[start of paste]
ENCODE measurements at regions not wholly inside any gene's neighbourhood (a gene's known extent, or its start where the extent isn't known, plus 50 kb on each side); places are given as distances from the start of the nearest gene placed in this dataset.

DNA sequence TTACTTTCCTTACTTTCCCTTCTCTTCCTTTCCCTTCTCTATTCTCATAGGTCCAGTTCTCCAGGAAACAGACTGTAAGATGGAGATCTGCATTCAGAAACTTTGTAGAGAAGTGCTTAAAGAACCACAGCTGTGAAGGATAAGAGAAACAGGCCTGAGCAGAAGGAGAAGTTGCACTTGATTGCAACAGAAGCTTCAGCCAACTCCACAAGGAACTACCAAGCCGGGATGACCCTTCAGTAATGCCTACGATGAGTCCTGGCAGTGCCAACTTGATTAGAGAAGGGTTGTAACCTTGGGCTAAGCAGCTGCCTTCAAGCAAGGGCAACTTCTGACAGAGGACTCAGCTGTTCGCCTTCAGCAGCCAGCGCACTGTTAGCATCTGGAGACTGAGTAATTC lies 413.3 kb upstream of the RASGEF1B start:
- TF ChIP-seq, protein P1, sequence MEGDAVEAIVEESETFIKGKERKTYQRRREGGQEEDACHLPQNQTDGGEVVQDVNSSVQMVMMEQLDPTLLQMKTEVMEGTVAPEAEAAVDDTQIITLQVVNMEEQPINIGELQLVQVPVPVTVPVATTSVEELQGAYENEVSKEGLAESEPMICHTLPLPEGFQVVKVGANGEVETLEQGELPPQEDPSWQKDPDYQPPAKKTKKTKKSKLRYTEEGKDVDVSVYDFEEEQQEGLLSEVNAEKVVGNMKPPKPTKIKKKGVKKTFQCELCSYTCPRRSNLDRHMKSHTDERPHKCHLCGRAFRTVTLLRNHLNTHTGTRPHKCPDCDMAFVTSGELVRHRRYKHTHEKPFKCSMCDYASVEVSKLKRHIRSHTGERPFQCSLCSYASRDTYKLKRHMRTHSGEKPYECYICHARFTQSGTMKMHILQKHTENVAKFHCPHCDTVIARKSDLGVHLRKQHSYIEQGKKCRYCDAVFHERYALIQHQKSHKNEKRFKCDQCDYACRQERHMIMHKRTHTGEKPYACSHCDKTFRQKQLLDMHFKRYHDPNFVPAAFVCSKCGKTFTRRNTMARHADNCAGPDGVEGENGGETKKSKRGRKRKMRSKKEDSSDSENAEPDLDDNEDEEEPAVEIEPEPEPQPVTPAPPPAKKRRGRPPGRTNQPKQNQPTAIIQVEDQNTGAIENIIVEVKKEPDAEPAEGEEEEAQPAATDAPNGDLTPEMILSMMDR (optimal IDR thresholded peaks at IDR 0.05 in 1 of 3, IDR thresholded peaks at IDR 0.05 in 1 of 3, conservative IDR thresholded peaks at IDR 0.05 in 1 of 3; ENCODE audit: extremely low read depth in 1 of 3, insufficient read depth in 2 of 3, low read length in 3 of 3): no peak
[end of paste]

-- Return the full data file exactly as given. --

ENCODE measurements at regions not wholly inside any gene's neighbourhood (a gene's known extent, or its start where the extent isn't known, plus 50 kb on each side); places are given as distances from the start of the nearest gene placed in this dataset.

DNA sequence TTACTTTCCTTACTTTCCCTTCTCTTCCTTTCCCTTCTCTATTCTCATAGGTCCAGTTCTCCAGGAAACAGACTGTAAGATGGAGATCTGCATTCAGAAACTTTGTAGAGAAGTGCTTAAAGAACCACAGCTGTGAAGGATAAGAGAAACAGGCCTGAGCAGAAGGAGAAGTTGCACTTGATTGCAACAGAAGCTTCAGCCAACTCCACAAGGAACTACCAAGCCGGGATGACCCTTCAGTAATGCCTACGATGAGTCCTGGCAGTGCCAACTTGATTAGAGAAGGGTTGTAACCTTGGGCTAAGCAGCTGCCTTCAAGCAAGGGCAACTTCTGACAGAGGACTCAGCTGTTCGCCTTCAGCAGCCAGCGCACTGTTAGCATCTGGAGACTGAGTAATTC lies 413.3 kb upstream of the RASGEF1B start:
- TF ChIP-seq, protein P1, sequence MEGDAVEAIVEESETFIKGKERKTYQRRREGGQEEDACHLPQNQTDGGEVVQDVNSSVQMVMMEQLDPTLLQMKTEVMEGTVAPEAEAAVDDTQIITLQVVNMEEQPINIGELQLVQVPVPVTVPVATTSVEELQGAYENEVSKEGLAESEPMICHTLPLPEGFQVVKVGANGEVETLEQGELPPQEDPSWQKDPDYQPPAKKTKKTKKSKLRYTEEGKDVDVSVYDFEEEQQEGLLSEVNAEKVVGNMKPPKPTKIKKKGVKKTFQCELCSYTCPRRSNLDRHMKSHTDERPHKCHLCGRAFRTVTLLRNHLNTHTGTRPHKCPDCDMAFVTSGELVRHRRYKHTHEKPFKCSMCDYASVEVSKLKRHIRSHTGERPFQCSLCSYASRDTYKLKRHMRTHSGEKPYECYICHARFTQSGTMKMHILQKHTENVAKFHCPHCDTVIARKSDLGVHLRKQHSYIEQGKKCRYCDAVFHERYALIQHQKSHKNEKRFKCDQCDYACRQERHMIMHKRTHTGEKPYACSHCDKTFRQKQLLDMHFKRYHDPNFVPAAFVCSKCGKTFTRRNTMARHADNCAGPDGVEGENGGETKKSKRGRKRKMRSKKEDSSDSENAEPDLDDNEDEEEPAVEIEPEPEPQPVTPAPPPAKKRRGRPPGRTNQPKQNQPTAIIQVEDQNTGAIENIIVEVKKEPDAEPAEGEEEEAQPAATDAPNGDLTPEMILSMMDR (optimal IDR thresholded peaks at IDR 0.05 in 1 of 3, IDR thresholded peaks at IDR 0.05 in 1 of 3, conservative IDR thresholded peaks at IDR 0.05 in 1 of 3; ENCODE audit: extremely low read depth in 1 of 3, insufficient read depth in 2 of 3, low read length in 3 of 3): no peak